Field Notes: The Polar Field Services Newsletter

GrIT Gets Going

Sunrise near Thule Air Base. Photo: Ed Stockard

A team of men and women assembled at Thule Air Base last Wednesday to start preparing for a spring Greenland Inland Traverse (GrIT) expedition to Summit Station. The GrIT effort, a collaboration between the National Science Foundation, Cold Regions Research and Engineering Laboratory (CRREL), and CPS, is aimed at finding a safe route–and an efficient traverse rig–to resupply the NSF’-funded Summit Station on the apex of Greenland’s ice sheet.

We heard from PFS’ GrIT coordinator Allen Cornelison on Friday.  He reported that conditions were “clear, -13F and calm” at the base, though that may have changed by now, of course.

Mechanics Willow Fitzgerald and Robin Davies use a computer to check out the Case tractor. Photos: Allen Cornelison unless otherwise noted.

Testing 1, 2, 3

The GrIT project team at Thule has a variety of activities scheduled before the traverse team actually heads off for Summit.  Allan Delaney, a retired research engineer from Cold Regions Research and Engineering Laboratory (CRREL), will use specialized equipment to find a safe path up through the transition. Other GrIT members will conduct snow strength and sled mobility tests so the cargo rigs that slide toward Summit are the slipperiest possible. And Dartmouth undergraduate student Dave Wantuch is under contract to CRREL to test some robotics software.  We hope to hear from him directly.

Ground-penetrating Radar

Before GrIT heads out, a smaller team will spend about three weeks on a turnaround traverse sounding the transition between land and ice. The ice sheet’s edges are wrinkled and split with crevasses; before the tractors carry the GrIT team out of Thule, we’ll need to know they can maneuver around big crevasses as they climb up on to the ice sheet. Delaney, CRREL’s project engineer Jen Mercer, mountaineer Kevin Emery, and mechanic and equipment operator Robin Davies, will travel the first 60 or so miles of the way, taking ground-penetrating radar (GPR) images of the ice sheet on the lookout for crevasses.

The GPR boom and antenna will be attached to the front of the Tucker.  Davies will drive, and Delaney and Mercer will travel in the cab, watching for crevasse signals on the GPR screen. When they detect a crevasse, Emery, who will be riding a snowmachine behind the Tucker, will probe the crevasse and draw a profile. The team will then flag the crevasse and mark its location using Global Positioning Systems technology.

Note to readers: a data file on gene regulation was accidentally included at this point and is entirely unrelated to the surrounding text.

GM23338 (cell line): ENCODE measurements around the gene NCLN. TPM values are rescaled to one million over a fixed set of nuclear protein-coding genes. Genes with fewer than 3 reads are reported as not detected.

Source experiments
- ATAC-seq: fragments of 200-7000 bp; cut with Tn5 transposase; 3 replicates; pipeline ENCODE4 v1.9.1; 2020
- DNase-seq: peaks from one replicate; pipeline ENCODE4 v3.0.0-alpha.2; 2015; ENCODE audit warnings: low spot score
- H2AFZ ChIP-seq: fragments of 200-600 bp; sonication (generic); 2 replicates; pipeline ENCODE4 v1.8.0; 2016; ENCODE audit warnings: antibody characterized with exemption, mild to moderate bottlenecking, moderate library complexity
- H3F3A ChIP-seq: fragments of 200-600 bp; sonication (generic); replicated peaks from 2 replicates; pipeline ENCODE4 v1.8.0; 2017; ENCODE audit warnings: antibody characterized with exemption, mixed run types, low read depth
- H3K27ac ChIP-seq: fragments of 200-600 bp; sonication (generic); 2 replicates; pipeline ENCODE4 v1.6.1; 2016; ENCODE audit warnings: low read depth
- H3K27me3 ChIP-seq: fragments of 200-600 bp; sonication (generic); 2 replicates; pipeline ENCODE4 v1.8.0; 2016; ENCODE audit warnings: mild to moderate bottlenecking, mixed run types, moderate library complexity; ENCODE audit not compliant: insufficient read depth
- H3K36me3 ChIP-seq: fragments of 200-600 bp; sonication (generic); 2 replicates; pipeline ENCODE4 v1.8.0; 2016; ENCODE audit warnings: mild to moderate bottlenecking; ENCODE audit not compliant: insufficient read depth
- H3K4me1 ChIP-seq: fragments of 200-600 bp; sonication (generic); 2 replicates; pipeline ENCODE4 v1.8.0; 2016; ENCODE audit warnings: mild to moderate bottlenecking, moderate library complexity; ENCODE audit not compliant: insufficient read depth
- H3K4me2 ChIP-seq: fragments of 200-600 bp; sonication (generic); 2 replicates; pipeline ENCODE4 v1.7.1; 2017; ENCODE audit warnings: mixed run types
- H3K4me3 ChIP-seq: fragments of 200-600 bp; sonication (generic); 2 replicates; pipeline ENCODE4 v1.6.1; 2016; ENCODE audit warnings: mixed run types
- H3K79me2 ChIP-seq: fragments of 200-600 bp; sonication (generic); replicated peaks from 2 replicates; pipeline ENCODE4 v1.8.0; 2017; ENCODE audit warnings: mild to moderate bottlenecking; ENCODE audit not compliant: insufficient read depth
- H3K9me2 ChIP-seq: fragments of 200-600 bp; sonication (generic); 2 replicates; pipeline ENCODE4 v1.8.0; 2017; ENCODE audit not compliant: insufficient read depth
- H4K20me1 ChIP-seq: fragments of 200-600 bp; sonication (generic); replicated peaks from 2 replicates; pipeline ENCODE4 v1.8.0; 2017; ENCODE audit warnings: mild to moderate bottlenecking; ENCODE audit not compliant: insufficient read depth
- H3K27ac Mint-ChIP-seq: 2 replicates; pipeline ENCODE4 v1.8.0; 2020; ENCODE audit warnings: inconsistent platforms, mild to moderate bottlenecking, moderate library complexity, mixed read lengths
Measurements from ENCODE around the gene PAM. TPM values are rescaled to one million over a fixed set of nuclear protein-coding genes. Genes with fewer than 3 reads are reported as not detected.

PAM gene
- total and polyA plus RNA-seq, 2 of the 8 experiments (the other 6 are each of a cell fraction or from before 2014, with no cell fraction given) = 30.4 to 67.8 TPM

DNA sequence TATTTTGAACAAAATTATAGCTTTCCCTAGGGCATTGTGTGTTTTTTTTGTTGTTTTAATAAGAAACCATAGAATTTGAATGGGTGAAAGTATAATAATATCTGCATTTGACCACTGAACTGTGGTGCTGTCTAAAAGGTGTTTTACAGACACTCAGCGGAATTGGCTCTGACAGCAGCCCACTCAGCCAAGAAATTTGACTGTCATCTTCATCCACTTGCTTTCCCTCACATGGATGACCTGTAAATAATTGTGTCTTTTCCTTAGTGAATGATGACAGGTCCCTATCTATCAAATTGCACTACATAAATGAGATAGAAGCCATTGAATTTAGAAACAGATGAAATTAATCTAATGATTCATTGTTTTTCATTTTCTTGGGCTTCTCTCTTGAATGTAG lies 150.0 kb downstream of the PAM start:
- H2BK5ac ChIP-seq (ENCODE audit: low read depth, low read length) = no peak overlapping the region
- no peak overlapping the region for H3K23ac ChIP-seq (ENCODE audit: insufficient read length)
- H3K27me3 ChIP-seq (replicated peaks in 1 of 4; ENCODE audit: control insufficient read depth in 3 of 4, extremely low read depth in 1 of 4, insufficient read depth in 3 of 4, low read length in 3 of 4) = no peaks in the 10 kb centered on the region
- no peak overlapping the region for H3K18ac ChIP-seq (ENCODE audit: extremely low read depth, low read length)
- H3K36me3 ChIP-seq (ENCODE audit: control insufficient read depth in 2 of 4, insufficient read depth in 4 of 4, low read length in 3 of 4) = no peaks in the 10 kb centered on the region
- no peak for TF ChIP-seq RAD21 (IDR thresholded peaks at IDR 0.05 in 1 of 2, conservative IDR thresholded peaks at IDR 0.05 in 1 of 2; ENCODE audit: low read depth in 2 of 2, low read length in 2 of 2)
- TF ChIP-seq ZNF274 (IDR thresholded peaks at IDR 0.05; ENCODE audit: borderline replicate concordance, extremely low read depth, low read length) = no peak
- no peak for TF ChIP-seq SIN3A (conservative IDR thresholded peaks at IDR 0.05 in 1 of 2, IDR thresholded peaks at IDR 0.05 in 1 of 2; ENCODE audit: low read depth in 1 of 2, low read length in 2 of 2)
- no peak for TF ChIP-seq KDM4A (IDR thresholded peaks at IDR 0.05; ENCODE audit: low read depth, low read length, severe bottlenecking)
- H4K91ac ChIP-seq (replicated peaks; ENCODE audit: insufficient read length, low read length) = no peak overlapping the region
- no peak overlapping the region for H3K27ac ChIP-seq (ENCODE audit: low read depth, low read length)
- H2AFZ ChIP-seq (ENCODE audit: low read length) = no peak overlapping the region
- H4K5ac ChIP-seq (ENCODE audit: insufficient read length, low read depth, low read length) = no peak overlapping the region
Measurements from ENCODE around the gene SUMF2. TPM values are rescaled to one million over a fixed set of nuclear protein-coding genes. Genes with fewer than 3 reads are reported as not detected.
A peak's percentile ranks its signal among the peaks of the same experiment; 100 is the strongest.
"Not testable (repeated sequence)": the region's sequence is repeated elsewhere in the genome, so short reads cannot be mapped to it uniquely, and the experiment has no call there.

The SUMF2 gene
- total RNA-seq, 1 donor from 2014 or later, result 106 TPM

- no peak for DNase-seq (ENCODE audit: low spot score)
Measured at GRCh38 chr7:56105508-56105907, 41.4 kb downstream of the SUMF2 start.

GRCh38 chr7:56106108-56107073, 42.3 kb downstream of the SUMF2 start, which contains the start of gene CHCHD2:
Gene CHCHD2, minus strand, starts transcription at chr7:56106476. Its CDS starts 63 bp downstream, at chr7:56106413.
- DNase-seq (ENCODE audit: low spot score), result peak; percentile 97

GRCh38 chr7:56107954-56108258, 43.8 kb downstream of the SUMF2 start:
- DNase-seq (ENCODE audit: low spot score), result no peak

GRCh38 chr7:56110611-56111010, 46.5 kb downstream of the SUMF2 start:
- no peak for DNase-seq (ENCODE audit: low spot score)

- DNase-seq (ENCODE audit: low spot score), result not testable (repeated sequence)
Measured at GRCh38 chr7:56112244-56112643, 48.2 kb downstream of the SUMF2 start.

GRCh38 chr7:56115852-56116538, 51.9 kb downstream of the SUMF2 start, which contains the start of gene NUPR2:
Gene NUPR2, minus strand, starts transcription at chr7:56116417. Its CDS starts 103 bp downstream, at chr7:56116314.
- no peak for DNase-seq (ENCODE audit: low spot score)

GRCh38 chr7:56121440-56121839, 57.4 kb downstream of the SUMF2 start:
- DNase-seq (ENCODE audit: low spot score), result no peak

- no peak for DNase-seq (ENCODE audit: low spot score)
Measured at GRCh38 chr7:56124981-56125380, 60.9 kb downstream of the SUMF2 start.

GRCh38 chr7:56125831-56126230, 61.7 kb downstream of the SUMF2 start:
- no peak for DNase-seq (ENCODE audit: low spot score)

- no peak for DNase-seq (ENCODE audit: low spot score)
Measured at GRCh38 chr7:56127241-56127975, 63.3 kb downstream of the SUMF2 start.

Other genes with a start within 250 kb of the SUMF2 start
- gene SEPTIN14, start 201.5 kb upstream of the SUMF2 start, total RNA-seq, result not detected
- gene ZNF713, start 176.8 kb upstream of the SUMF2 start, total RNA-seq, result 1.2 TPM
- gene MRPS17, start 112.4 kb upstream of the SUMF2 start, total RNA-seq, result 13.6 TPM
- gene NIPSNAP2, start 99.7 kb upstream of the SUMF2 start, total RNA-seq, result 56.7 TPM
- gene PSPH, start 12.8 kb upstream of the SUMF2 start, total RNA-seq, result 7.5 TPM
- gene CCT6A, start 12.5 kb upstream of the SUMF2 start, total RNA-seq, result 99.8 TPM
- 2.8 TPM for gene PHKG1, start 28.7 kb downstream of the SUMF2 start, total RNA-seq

Allan Delaney sets up the ground-penetrating radar and GPS for the 60-mile crevasse detection effort.

The Tucker will tow a large camping box called a wannigan to serve as a warming hut and kitchen.  But the group will sleep in tents out on the ice sheet. Clearly, GrIT is not for sissies.

Mobility tests

As we’ve described elsewhere, Greenland’s snow conditions have bedeviled the GrIT team, forcing the tractors to pull twice as hard to go half as fast as their counterparts in Antarctica. Tests have suggested poor snow strength in Greenland relative to that found on the southern continent allows the sleds to bog in the snow, which in turn prevents the formation of a super-thin layer of water between the sled and the ice that helps the sled slide along.

While traverse lead Brad Johnson, mechanic/operator Willow Fitzgerald, and carpenter Erik Nichols prepare the basic traverse platform , CRREL’s Jim Lever and Dartmouth’s Dave Wantuch are installing instruments and gear on the fuel sleds that will heat the sled bottom and collect information about how they pull. Lever will lead mobility tests out at the land/ice transition. The testing team will pull sleds with different deck configurations to discover which configuration tracks best while putting the lightest load on the tractors.

Mountaineer Kevin Emery sorts survival gear. He will accompany the crevasse detection team and then ride on the traverse to Summit as well.

When they find the best sled and decking configuration, the team will place fuel bladders on special plastic sleds, fill each with 3,000 gallons of fuel, and head off for the ice cap, picking their way through the crevassed zone with the aid of the markers and GPS information Delaney and team will provide. Though there’s a month to go before we expect the GrIT team to depart Thule, they will need all of that time to optimize their rigs for the haul.

The semi-rigid plastic sleds are left to unroll themselves in the Thule warehouse. These high-tech plastic sheets may be the key to Greenland sled mobility, gliding over the ice sheet. We're about to find out.

In addition to delivering fuel and supplies to Summit, the GrIT team has a full plate in terms of direct science support.  But that’s another story.